Trump blames Hillary Clinton for destabilizing Libya, a claim supported by many, including President Obama and former Secretary of Defense Robert Gates. He also added a jab at the Clintons, saying, “Yet, as she threw the Middle East into violent turmoil, things turned out well for her. The Clintons made almost $60 million in gross income while she was Secretary of State.” It’s factually true, but the implied moral outrage is hard to accept with a straight face, seeing as it came from a man who prided himself on turning homeowners’ misery into a hefty profit for himself during the housing crisis of 2008.
After much more of the candidate’s unique view on US foreign policy and the causes for rise of terrorism, Trump finally cut to the chase.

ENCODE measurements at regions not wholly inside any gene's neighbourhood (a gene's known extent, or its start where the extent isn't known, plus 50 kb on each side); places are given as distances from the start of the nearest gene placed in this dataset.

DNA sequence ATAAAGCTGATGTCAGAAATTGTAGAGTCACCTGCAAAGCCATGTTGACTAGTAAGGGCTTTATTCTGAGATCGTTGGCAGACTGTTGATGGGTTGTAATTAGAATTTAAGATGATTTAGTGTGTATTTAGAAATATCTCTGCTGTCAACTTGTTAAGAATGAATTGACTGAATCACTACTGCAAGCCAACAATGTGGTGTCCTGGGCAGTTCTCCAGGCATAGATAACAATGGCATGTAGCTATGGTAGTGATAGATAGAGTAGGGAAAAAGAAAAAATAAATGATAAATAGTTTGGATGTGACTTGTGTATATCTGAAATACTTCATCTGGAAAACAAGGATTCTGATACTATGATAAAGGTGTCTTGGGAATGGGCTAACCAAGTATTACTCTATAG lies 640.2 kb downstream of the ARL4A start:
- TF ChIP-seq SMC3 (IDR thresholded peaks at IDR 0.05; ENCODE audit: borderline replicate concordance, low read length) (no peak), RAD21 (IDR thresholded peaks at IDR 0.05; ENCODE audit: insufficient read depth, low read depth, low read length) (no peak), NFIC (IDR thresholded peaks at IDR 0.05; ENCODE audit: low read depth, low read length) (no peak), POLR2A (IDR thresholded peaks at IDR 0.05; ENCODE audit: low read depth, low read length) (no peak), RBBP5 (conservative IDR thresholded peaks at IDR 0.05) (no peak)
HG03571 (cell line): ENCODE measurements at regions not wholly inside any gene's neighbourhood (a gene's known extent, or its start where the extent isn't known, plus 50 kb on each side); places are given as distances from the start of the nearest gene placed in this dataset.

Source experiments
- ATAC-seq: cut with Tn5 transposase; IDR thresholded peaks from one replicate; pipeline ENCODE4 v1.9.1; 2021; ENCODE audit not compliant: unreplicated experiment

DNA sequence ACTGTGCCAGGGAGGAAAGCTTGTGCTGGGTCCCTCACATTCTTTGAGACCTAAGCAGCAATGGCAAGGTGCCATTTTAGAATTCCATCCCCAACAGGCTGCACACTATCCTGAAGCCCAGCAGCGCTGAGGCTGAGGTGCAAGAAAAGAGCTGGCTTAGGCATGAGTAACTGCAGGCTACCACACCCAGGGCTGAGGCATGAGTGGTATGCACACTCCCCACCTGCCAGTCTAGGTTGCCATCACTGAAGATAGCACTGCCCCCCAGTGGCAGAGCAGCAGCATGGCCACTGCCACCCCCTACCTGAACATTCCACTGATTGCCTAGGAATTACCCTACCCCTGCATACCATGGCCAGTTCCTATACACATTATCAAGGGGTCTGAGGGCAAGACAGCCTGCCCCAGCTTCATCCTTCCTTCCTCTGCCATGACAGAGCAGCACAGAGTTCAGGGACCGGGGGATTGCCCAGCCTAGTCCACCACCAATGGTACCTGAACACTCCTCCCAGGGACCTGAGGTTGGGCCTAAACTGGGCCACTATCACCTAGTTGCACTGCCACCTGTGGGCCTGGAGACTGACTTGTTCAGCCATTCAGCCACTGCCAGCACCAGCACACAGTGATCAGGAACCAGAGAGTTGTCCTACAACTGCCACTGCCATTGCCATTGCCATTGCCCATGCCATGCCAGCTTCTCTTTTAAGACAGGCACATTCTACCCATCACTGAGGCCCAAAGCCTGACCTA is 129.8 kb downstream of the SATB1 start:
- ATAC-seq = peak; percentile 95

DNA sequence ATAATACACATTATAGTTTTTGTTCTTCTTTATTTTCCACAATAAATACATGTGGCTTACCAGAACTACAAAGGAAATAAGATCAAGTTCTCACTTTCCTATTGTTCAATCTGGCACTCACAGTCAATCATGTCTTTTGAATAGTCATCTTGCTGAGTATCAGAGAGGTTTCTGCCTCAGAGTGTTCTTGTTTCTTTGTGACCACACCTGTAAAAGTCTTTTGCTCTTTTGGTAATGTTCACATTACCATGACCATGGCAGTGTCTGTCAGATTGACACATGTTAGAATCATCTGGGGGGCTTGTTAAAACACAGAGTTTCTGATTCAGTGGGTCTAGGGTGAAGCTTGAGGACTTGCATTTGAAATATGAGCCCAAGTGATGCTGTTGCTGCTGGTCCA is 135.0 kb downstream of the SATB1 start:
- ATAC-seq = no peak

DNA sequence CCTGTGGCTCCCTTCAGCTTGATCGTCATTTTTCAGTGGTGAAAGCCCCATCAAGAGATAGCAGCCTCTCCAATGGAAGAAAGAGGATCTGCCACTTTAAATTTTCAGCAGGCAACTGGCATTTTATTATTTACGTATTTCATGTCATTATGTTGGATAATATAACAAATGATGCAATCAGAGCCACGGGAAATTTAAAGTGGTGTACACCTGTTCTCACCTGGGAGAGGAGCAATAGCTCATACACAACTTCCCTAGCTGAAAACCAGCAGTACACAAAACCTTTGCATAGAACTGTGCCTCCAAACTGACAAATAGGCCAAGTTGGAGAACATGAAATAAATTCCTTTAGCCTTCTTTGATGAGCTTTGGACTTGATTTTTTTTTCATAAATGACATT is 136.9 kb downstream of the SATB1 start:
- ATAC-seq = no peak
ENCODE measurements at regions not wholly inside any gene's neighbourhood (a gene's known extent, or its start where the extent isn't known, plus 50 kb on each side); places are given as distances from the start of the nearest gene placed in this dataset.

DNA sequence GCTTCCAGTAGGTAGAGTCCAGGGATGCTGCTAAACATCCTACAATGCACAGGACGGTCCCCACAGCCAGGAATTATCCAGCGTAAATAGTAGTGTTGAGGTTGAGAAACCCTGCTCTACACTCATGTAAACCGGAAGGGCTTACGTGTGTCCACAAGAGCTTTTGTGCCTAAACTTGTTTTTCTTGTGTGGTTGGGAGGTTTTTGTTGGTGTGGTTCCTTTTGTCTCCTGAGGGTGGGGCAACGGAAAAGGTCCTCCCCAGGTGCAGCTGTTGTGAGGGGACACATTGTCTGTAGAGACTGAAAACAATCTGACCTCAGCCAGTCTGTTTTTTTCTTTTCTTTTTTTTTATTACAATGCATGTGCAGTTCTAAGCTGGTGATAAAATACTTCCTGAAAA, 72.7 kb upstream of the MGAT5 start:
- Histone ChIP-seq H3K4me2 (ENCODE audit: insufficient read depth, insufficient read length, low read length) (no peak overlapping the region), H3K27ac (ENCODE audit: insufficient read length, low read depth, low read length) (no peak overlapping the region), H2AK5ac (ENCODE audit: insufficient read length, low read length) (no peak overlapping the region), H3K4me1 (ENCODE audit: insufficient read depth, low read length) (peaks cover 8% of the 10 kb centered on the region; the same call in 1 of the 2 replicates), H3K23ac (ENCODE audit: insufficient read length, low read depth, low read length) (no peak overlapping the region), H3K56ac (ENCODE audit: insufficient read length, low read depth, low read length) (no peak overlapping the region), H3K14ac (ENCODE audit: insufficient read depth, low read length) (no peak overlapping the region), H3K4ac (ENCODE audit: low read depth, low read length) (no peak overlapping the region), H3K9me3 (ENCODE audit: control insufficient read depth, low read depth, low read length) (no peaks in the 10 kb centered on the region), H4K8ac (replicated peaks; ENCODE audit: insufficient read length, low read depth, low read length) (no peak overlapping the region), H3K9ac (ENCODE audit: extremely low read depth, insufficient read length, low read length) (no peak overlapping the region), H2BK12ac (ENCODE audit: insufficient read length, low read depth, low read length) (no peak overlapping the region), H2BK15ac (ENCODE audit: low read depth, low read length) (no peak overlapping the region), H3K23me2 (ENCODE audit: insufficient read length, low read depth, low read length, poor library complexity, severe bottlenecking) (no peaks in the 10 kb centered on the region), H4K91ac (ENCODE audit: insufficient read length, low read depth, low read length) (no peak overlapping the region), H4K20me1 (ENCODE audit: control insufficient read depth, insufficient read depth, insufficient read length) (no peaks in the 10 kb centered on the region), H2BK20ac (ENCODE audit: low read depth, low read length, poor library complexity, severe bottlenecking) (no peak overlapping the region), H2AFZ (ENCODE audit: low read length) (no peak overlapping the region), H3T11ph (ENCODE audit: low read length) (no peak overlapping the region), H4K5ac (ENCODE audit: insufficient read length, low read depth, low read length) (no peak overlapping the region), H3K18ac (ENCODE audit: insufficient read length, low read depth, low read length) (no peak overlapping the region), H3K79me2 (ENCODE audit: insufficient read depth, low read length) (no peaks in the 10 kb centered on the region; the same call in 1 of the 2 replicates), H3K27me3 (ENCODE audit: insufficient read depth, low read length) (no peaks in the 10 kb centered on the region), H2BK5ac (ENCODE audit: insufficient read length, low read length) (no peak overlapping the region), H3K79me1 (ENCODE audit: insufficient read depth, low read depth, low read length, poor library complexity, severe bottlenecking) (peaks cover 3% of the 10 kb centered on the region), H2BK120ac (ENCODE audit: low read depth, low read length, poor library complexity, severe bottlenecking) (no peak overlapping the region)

“If I become President, the era of nation-building will be ended,” he said. “Our new approach, which must be shared by both parties in America, by our allies overseas, and by our friends in the Middle East, must be to halt the spread of Radical Islam. … As President, I will call for an international conference focused on this goal. We will work side-by-side with our friends in the Middle East, including our greatest ally, Israel. We will partner with King Abdullah of Jordan, and President [Al] Sisi of Egypt, and all others who recognize this ideology of death that must be extinguished.”
Trump added to the list of his envisioned coalition partners the NATO countries, explaining that although he “had previously said that NATO was obsolete because it failed to deal adequately with terrorism; since my comments they have changed their policy and now have a new division focused on terror threats.”